# Least-squares regression with MOSEK¶

Regression belongs to the basic toolbox of statistics, finance, machine learning, biology and many other disciplines that involves constructing approximate models of data. In this notebook we show how to quickly construct some and solve some standard regression models using the Fusion interface for Python.

• least-squares (LSE, mean) regression
• regularization (ridge and lasso)
• robust regression with Huber loss function

Other related material:

A general linear regression model approximates the relation between a vector of $d$ independent variables (features) $x=(x_1,\ldots,x_d)$ and a dependent variable $y$. (To allow for intercept we are often going to assume $x_1=1$). Suppose we have $n$ input vectors $x$ arranged in the rows of a matrix $\mathbf{X}\in\mathbb{R}^{n\times d}$ and $n$ corresponding observations $y$ arranged in a vector $\mathbf{y}\in\mathbb{R}^n$. The goal is to find a vector of weights $\mathbf{w}\in\mathbb{R}^{d}$ so that in some approximate sense we can write

$$\mathbf{y}\approx \mathbf{X}\mathbf{w}.$$

We call $\mathbf{r}=\mathbf{y}-\mathbf{X}\mathbf{w}$ the residual and we aim to minimize some penalty function $\phi(\mathbf{r})$.

In :
from mosek.fusion import *
import numpy, sys
%matplotlib inline
import matplotlib.pyplot as plt
import matplotlib.cm as cm


# Least-squares regression¶

In the simplest unconstrained least squares problem (LSE, mean regression) the penalty function is

$$\phi(\mathbf{r})=\|\mathbf{r}\|_2=\sqrt{\sum_{i=1}^n r_i^2}$$

and solving the least-squares regression problem is equivalent to the minimization problem

$$\mathrm{min}_{\mathbf{w}\in\mathbb{R}^d} \|\mathbf{y}-\mathbf{X}\mathbf{w}\|_2.$$

A conic formulation of this minimization problem is:

$$\begin{array}{rl} \mathrm{minimize} & t \\ \mathrm{s.t.} & (t, \mathbf{y}-\mathbf{X}\mathbf{w}) \in \mathcal{Q} \\ & \mathbf{w}\in\mathbb{R}^{d} \\ & t\in\mathbb{R} \end{array}$$

This formulation can be translated directly into a Fusion model:

In :
# Least squares regresion
def lse(X, y):
n, d = len(X), len(X)
M = Model("LSE")

# The regression coefficients
w = M.variable("w", d)

# The bound on the norm of the residual
t = M.variable("t")
r = Expr.sub(y, Expr.mul(X,w))
# t \geq |r|_2
M.constraint(Expr.vstack(t, r), Domain.inQCone())

M.objective(ObjectiveSense.Minimize, t)
return M


### Least squares example¶

As an example we use the basic model to estimate a simple polynomial regression problem with synthetic data points sampled from a degree $3$ planar curve with Gaussian error.

In :
# Prepare the data
N = 100
sigma = 0.03
x = numpy.sort(numpy.random.uniform(0.0, 1.0, N))
def f(t):
return 1.5*t**3 - 2*t**2 + 0.5*t - 1
y = f(x) + numpy.random.normal(0.0, sigma, N)
X = [[1,t,t**2,t**3] for t in x]

# Solve the model
M = lse(X, y)
M.solve()
w = M.getVariable("w").level()

# Plot the data points, original function (black) and regression function (red)
plt.scatter(x,y)
ticks = numpy.linspace(0, 1, 100)
plt.plot(ticks, f(ticks), 'k', color='black')
plt.plot(ticks, sum([w[i]*ticks**i for i in range(4)]), 'k', color='red')
plt.show() Note that the unconstrained model leaves open numerous possibilities. It wold be just as easy to phrase the problem without intercepts, add additional linear or conic constraints on $\mathbf{w}$, compute various statistics of the solution and so on.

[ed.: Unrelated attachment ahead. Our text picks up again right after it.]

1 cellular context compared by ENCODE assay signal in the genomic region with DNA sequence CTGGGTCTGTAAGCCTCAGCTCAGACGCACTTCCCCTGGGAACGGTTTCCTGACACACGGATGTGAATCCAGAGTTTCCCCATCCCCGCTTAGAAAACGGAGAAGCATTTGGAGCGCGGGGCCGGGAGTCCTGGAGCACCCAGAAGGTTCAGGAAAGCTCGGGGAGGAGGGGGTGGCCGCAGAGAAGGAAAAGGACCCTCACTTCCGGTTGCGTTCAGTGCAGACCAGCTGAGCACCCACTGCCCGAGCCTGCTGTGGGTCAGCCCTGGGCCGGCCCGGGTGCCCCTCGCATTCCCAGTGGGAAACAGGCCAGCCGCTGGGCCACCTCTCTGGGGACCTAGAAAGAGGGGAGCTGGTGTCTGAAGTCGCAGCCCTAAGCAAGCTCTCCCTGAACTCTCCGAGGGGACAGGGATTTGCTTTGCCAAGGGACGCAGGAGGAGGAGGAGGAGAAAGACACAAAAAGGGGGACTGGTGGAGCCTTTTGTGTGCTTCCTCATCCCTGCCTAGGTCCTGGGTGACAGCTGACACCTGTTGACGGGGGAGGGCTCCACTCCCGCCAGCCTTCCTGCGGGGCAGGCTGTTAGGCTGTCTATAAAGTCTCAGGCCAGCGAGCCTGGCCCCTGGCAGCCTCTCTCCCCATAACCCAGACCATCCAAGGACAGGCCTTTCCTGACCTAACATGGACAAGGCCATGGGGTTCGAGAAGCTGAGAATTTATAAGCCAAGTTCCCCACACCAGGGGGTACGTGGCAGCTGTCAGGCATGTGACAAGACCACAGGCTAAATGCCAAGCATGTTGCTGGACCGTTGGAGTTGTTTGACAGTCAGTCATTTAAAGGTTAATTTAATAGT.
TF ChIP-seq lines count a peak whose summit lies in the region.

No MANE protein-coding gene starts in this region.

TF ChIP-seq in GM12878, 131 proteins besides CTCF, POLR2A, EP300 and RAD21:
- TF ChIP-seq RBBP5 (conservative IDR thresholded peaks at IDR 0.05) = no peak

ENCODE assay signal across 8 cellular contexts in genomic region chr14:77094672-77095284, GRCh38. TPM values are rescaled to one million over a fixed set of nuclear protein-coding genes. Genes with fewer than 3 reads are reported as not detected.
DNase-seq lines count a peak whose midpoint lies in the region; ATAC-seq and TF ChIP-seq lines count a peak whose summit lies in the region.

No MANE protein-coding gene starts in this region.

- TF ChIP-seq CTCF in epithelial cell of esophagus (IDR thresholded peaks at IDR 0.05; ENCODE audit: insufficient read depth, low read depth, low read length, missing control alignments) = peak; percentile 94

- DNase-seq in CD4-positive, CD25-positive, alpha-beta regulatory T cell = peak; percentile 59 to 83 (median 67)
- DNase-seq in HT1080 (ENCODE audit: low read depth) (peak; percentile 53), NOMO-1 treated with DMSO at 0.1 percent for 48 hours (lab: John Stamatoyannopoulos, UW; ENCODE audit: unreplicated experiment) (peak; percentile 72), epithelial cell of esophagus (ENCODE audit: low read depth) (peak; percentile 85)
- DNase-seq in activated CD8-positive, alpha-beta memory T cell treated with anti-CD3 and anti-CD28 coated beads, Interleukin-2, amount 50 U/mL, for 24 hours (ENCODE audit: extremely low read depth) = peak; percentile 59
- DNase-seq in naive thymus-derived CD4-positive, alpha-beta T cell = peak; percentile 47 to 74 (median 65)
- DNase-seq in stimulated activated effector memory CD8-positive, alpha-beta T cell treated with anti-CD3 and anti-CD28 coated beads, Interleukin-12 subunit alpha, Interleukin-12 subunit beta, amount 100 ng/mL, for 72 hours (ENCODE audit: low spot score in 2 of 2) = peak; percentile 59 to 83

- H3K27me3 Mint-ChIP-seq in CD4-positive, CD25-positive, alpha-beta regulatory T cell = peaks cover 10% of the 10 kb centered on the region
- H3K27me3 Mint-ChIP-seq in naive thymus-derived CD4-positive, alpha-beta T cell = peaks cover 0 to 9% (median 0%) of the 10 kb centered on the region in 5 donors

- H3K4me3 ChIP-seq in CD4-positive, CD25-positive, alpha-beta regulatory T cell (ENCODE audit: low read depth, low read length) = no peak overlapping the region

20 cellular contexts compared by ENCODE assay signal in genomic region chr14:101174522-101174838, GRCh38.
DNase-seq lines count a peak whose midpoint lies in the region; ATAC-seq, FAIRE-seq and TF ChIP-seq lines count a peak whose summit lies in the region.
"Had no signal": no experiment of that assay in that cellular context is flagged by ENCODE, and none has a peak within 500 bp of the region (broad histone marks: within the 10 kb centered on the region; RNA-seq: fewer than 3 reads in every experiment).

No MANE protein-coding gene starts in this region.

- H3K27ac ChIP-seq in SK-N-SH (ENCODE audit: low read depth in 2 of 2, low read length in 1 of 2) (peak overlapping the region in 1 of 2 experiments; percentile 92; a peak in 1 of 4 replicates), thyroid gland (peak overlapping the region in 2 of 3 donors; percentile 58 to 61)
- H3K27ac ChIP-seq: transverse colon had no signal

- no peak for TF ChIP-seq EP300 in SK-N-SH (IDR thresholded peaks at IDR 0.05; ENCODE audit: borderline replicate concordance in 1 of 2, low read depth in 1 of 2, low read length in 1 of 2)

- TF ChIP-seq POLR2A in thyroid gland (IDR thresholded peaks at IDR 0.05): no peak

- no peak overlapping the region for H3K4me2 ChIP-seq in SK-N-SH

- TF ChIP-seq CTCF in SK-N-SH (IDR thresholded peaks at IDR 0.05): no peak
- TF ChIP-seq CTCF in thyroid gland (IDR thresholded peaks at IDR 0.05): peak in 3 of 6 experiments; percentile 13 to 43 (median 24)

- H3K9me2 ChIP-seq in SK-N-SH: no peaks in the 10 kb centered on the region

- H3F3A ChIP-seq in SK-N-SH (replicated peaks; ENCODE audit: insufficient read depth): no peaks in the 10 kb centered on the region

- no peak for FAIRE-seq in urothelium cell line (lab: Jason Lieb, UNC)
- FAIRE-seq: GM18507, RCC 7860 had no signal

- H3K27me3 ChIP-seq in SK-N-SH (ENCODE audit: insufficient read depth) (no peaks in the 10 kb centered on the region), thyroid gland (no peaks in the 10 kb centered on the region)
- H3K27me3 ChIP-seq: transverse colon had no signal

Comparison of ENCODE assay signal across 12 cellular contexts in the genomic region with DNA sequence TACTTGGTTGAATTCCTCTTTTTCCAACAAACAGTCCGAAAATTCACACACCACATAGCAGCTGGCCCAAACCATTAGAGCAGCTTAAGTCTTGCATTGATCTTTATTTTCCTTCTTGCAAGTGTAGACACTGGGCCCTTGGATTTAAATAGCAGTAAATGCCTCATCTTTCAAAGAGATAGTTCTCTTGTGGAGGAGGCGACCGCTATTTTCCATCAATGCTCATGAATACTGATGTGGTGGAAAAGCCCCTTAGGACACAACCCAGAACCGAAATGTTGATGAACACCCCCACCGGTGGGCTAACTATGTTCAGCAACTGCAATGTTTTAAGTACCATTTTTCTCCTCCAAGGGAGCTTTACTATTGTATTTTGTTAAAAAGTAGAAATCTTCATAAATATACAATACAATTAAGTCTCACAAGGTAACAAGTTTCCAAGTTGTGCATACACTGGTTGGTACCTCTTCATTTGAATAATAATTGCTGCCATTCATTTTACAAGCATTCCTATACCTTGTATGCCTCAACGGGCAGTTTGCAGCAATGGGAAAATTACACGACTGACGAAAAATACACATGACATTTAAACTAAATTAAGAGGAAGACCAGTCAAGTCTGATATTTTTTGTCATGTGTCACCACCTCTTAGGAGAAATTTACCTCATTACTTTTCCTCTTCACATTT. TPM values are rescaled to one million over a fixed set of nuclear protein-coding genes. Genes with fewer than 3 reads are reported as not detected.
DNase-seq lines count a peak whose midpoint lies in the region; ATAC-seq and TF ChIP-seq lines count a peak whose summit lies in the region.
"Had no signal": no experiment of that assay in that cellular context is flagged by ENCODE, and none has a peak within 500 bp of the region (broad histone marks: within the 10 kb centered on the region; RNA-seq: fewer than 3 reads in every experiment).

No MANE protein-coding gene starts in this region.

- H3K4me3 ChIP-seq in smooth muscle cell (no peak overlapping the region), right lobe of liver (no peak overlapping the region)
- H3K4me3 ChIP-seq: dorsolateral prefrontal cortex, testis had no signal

# Regularisation¶

Regularisation is a technique which helps stabilize computational results, which tend to be sensitive to small perturbations when the matrix $\mathbf{X}$ has nearly dependent columns. In machine learning regularisation is a major technique that helps avoid overfitting. A general regularized least squares regression problem is usually written in the form

$$\mathrm{min}_{\mathbf{w}\in\mathbb{R}^d} \|\mathbf{y}-\mathbf{X}\mathbf{w}\|_2^2 + \lambda\phi'(T\mathbf{w})$$

where $T$ is a linear operator, for example $T\mathbf{w}=\mathbf{w}$ or $T\mathbf{w}=\mathbf{w}-\mathbf{w}_0$, $\phi'$ is an additional penalty function and $\lambda$ controls the tradeoff between regularisation and fit. The two main regularisation terms occurring in practice are:

• quadratic, also known as ridge regression, leading to the problem $$\mathrm{min}_{\mathbf{w}\in\mathbb{R}^d} \|\mathbf{y}-\mathbf{X}\mathbf{w}\|_2^2 + \lambda\|T\mathbf{w}\|_2^2$$
• linear, also known as lasso (least absolute shrinkage and selection operator), leading to the problem $$\mathrm{min}_{\mathbf{w}\in\mathbb{R}^d} \|\mathbf{y}-\mathbf{X}\mathbf{w}\|_2^2 + \lambda\|T\mathbf{w}\|_1.$$ When $T=\mathrm{id}$ lasso regression tends to give preference to sparser solutions.
• Elastic net, a combination of quadratic and linear regularisation terms: $$\mathrm{min}_{\mathbf{w}\in\mathbb{R}^d} \|\mathbf{y}-\mathbf{X}\mathbf{w}\|_2^2 + \lambda_1\|T_1\mathbf{w}\|_1 + \lambda_2\|T_2\mathbf{w}\|_2^2.$$

Below is the most general version formulated as a conic model, for simplicity with both $T_1$ and $T_2$ being the identity.

$$\begin{array}{rl} \mbox{minimize} & t + \lambda_1 p_{\mathrm{lasso}} + \lambda_2 p_{\mathrm{ridge}} \\ \mbox{subject to: residual} & (0.5, t, \mathbf{y}-\mathbf{X}\mathbf{w}) \in \mathcal{Q}_{\mathrm{rot}} \\ & \mathbf{w}\in\mathbb{R}^{d} \\ \mbox{lasso} & p_{\mathrm{lasso}} \geq \mathbf{p}_1+\cdots+\mathbf{p}_d \\ & -\mathbf{p} \leq \mathbf{w} \leq \mathbf{p} \\ & \mathbf{p} \in \mathbb{R}^d \\ \mbox{ridge} & (0.5, p_{\mathrm{ridge}}, \mathbf{w}) \in \mathcal{Q}_{\mathrm{rot}} \end{array}$$

Again, we have a straightforward translation to a Fusion model: